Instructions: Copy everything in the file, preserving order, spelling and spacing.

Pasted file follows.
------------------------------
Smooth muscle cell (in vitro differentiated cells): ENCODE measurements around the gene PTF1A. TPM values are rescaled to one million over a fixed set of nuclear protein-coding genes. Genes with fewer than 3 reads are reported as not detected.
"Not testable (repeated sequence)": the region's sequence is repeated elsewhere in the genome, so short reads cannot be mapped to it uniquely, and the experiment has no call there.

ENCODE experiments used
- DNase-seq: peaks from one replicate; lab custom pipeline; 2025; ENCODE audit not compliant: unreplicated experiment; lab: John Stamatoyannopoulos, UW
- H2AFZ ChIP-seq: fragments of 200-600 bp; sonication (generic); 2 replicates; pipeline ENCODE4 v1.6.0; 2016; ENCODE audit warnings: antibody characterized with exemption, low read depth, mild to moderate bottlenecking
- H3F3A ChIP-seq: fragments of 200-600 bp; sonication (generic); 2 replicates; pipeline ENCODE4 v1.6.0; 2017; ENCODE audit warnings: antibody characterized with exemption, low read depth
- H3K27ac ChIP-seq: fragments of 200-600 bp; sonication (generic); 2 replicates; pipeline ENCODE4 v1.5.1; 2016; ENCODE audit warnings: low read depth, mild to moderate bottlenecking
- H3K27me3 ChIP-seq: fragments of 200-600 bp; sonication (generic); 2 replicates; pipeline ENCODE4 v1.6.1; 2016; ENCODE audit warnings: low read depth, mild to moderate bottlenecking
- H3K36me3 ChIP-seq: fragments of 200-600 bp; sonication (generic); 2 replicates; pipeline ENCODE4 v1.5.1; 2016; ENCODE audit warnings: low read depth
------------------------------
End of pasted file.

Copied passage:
Smooth muscle cell (in vitro differentiated cells): ENCODE measurements around the gene PTF1A. TPM values are rescaled to one million over a fixed set of nuclear protein-coding genes. Genes with fewer than 3 reads are reported as not detected.
"Not testable (repeated sequence)": the region's sequence is repeated elsewhere in the genome, so short reads cannot be mapped to it uniquely, and the experiment has no call there.

ENCODE experiments used
- DNase-seq: peaks from one replicate; lab custom pipeline; 2025; ENCODE audit not compliant: unreplicated experiment; lab: John Stamatoyannopoulos, UW
- H2AFZ ChIP-seq: fragments of 200-600 bp; sonication (generic); 2 replicates; pipeline ENCODE4 v1.6.0; 2016; ENCODE audit warnings: antibody characterized with exemption, low read depth, mild to moderate bottlenecking
- H3F3A ChIP-seq: fragments of 200-600 bp; sonication (generic); 2 replicates; pipeline ENCODE4 v1.6.0; 2017; ENCODE audit warnings: antibody characterized with exemption, low read depth
- H3K27ac ChIP-seq: fragments of 200-600 bp; sonication (generic); 2 replicates; pipeline ENCODE4 v1.5.1; 2016; ENCODE audit warnings: low read depth, mild to moderate bottlenecking
- H3K27me3 ChIP-seq: fragments of 200-600 bp; sonication (generic); 2 replicates; pipeline ENCODE4 v1.6.1; 2016; ENCODE audit warnings: low read depth, mild to moderate bottlenecking
- H3K36me3 ChIP-seq: fragments of 200-600 bp; sonication (generic); 2 replicates; pipeline ENCODE4 v1.5.1; 2016; ENCODE audit warnings: low read depth